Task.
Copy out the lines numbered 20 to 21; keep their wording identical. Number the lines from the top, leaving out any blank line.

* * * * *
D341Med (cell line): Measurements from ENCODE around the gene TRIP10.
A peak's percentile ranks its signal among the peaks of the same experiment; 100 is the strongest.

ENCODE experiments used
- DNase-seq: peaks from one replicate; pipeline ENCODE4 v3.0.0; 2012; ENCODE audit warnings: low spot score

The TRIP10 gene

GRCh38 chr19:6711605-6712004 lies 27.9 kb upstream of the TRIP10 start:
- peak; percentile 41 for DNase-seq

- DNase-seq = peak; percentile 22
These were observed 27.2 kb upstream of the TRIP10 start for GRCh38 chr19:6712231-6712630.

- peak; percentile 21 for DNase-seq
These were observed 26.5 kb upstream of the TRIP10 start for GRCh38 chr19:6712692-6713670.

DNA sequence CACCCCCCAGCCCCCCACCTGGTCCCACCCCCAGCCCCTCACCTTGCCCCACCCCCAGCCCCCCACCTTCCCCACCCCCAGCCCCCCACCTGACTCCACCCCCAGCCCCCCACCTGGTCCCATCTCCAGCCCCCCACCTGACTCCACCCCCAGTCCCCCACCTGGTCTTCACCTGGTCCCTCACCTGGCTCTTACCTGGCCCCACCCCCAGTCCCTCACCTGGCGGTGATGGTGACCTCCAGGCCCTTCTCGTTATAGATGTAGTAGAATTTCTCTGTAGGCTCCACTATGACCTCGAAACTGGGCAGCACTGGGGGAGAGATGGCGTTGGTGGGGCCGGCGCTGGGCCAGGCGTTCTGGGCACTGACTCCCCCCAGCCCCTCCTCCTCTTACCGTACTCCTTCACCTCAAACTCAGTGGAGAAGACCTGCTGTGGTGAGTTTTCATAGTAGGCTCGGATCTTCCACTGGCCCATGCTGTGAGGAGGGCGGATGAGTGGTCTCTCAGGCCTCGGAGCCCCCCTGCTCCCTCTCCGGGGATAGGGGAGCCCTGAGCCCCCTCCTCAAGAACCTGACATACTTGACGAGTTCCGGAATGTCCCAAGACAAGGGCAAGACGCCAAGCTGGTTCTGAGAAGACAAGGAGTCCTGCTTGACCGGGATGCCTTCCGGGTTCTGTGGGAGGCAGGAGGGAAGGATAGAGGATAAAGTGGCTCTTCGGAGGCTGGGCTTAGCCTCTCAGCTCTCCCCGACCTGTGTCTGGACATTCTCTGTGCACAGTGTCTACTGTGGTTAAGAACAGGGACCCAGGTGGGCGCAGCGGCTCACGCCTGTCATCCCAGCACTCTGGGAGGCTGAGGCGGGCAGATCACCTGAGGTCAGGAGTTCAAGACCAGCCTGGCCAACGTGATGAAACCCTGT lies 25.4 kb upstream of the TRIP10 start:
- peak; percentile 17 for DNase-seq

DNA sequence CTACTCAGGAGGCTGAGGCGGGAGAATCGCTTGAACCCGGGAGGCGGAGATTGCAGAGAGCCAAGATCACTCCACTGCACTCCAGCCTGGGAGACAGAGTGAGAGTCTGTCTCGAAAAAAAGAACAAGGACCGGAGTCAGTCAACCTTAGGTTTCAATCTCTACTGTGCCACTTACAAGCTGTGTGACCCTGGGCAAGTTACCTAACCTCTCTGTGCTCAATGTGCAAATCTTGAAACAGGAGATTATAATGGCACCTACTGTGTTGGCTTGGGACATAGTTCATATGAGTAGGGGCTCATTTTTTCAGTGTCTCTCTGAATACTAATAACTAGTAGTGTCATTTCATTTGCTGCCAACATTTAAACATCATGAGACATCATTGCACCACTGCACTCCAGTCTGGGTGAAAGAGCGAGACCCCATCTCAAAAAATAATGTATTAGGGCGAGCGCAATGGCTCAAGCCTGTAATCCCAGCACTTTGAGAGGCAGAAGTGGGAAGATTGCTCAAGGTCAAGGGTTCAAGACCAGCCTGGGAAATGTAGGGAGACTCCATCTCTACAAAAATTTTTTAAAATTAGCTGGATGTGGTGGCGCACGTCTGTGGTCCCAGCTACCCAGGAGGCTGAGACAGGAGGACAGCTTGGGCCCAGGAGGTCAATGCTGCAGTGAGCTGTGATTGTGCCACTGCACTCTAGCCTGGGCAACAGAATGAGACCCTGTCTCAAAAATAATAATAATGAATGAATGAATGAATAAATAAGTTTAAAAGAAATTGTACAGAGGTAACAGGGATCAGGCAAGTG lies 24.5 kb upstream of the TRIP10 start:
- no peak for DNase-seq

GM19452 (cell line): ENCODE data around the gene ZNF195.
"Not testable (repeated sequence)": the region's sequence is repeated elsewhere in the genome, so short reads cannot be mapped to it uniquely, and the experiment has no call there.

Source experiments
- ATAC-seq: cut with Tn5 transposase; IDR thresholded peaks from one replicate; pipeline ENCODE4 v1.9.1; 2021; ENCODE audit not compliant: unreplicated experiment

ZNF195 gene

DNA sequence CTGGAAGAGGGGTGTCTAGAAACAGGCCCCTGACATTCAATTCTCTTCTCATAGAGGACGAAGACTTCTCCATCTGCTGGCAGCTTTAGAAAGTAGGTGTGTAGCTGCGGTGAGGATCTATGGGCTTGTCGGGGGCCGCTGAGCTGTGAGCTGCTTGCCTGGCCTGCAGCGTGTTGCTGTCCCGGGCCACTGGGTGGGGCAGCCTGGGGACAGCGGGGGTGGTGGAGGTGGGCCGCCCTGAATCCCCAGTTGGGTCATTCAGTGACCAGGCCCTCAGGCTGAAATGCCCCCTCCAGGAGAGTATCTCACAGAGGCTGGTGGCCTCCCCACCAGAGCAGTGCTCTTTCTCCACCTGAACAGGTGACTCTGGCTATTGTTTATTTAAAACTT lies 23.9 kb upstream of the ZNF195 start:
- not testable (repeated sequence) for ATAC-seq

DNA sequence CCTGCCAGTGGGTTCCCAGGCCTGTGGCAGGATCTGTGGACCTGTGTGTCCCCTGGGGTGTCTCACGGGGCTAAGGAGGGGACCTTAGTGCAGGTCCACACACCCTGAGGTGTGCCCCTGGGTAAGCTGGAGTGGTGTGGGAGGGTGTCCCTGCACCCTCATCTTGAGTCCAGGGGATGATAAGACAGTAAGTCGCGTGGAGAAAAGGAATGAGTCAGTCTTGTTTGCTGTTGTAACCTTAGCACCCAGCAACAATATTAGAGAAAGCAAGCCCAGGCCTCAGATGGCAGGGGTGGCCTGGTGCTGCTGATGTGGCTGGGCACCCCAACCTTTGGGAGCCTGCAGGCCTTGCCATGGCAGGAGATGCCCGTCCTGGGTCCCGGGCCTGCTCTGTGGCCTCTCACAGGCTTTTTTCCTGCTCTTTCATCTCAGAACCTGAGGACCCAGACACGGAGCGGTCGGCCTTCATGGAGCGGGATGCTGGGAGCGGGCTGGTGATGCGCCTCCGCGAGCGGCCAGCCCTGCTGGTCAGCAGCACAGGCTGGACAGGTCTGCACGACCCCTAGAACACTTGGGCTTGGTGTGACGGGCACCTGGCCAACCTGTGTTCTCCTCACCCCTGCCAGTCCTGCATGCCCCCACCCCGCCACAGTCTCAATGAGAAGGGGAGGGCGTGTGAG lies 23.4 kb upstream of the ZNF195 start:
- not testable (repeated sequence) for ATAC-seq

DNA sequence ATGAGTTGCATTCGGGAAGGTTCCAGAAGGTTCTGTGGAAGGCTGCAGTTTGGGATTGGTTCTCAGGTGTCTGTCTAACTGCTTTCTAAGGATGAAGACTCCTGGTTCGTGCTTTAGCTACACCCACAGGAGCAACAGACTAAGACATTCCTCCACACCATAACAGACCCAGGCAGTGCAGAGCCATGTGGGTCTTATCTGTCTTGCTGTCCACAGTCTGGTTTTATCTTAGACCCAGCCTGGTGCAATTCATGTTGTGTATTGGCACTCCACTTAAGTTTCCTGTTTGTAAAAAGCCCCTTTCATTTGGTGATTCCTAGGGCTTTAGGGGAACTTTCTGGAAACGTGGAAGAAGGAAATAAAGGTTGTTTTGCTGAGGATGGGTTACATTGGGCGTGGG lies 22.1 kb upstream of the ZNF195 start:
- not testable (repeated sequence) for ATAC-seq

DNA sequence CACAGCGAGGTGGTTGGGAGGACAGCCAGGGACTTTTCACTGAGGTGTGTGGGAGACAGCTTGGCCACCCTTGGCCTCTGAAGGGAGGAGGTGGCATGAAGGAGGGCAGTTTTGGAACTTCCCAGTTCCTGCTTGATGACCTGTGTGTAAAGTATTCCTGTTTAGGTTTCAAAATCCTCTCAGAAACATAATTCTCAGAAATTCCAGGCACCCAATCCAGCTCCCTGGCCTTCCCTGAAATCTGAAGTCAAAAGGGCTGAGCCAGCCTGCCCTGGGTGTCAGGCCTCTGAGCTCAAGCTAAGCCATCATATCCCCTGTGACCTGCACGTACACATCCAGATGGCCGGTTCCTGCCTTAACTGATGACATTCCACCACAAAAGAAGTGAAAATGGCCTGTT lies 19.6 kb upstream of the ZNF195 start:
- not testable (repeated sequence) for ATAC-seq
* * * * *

ZNF195 gene

DNA sequence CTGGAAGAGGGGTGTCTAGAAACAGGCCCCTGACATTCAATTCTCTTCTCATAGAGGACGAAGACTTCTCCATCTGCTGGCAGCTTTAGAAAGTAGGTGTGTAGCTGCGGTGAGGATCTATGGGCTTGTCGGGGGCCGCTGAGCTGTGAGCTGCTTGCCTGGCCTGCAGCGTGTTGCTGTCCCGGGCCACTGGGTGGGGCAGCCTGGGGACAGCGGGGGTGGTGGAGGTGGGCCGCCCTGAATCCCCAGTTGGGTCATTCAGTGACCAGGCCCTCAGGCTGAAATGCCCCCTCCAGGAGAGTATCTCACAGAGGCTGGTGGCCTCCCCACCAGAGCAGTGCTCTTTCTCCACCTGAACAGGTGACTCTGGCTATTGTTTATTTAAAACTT lies 23.9 kb upstream of the ZNF195 start: